High frequencies and transients in the supply would cause flashover between pins and the insulator showed signs of discolouration similar to that I've seen in 11kV systems.
In critical processes we tried to make it easy to swap out faulty inverters by making plug and socket interfaces but as I said these often became the cause of a breakdown themselves.
Chokes on the inverter output helped the situation but sometimes these would blow up and cause a fire.
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Bob La Londe
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« Reply #5 on: December 04, 2019, 00:37:49 am »

Dang it.  That sucks.  Glad you can afford to get it back up and running quickly atleast. 
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Garyhlucas
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« Reply #6 on: December 04, 2019, 03:42:32 am »

Carbon tracking across phases. Very common problem on 480vac and higher systems. Dust and a little humidity and things go bang. Consider a little silicone dialectric grease on the connector.
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Gary H. Lucas

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Bob La Londe
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« Reply #7 on: December 04, 2019, 18:32:04 pm »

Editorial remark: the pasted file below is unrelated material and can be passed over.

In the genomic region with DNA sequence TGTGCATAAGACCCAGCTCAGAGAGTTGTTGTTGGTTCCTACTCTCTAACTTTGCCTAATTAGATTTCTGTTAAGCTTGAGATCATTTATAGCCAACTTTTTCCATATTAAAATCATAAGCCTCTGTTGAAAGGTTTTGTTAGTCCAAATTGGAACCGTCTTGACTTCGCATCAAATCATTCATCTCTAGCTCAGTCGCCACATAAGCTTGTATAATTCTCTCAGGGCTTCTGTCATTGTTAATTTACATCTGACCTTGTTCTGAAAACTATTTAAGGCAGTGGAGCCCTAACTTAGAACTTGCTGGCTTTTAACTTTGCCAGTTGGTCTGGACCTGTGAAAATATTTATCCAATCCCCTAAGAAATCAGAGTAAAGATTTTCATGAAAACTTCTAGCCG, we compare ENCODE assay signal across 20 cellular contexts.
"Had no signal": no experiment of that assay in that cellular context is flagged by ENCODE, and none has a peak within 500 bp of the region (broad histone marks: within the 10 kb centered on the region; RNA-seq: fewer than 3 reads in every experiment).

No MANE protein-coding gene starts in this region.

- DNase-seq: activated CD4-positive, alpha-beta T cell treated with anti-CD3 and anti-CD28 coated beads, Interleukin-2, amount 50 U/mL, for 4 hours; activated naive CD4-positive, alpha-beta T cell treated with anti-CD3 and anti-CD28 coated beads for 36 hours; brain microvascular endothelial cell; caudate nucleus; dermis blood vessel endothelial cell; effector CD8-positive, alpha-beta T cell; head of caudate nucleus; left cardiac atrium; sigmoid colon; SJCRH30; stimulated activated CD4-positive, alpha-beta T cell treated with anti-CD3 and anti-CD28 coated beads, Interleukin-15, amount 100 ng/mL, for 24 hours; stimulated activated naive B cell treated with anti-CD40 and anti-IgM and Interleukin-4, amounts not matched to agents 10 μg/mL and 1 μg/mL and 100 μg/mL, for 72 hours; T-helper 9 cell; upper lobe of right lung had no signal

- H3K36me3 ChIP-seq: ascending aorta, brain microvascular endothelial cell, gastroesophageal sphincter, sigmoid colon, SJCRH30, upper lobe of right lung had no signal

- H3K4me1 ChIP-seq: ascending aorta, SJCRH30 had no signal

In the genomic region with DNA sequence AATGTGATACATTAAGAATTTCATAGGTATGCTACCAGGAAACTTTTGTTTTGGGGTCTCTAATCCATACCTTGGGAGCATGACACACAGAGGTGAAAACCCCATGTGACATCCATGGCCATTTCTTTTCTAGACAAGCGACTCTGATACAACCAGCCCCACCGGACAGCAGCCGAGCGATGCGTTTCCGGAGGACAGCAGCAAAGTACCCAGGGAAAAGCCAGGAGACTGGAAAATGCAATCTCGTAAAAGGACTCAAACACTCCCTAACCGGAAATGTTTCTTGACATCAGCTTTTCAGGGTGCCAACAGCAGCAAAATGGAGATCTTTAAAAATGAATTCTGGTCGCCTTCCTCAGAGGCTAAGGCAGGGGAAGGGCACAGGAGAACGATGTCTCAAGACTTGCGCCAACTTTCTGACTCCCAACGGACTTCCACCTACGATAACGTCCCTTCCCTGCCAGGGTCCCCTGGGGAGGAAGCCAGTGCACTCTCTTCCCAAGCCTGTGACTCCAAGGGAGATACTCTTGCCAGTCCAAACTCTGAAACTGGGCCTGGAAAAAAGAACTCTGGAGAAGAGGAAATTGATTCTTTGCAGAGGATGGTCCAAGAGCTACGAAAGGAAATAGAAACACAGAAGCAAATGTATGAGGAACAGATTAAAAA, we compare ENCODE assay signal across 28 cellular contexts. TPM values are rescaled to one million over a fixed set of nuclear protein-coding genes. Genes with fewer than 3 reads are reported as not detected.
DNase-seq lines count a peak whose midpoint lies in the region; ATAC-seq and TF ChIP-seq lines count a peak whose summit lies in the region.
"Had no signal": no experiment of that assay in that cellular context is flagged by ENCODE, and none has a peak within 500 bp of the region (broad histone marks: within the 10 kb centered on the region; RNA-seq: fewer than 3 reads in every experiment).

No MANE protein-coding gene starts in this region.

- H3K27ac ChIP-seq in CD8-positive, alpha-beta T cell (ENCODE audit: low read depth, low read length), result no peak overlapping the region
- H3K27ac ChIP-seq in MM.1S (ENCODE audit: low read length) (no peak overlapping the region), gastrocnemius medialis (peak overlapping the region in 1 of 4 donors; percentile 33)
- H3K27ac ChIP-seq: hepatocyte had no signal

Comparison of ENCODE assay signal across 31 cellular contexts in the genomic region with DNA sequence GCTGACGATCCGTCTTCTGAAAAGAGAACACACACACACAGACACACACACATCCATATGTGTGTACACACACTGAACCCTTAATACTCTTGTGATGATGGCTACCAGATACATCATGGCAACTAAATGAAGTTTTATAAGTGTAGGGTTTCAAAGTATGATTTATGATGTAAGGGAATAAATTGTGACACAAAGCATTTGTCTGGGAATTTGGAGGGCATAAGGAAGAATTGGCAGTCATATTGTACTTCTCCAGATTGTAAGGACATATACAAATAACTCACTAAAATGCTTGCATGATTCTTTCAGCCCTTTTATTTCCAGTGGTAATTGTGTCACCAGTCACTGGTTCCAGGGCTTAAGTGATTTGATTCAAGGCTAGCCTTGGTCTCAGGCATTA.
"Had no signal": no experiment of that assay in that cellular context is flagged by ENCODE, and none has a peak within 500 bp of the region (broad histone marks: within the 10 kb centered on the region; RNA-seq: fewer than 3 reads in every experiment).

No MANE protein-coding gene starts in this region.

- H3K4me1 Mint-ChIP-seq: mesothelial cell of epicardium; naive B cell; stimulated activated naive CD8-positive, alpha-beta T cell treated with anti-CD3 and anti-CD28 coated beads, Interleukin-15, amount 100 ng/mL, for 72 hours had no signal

Carbon tracking across phases. Very common problem on 480vac and higher systems. Dust and a little humidity and things go bang. Consider a little silicone dialectric grease on the connector.

Interesting. 

I would note that my new more expensive high speed ATC spindles do not have a power connector.  They have a wired pigtail coming out of the spindle case.  I connected them with wire nuts and filled the nuts with silicone dielectric grease. 

My older spindles did in fact have a familiar 4 pin electrical connector, but they were not all wired the same, at least one did not have a connected ground pin, and they were not all the same size connector.  I used a meter on every single one to identify windings, and ground.  I do not worry about phase rotation, although I have a meter that is supposed to have a way to determine that (useful for some types of pumps which can be damaged if run backwards).  I just power it up, and if it runs backwards I swap any two phase leads.   
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Dragonfly
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« Reply #8 on: December 04, 2019, 20:25:51 pm »

Carbon tracking across phases. Very common problem on 480vac and higher systems. Dust and a little humidity and things go bang. Consider a little silicone dialectric grease on the connector.
I don't have much knowledge or experience with HV. So those are valuable things to know. Have to see whether such a grease is available here.
Although rated as 3 phase 220vac it's I suppose RMS. As the mains 220vac is rectified and about 300V DC is being fed to the IGBT bridges.
The connector itself is called "Aviation type" as far as could learn. I ordered a new one (its type is H17) together with the semiconductor components that got fried from Aliexpress and intend to repair the VFD.

The internal overcurrent protection is helpless in case of a short on an open IGBT as it is turned immediately into a true conductor and a shut off gate signal has no effect on it.

I was thinking, are there fast acting fuses which could eventually prevent the damage?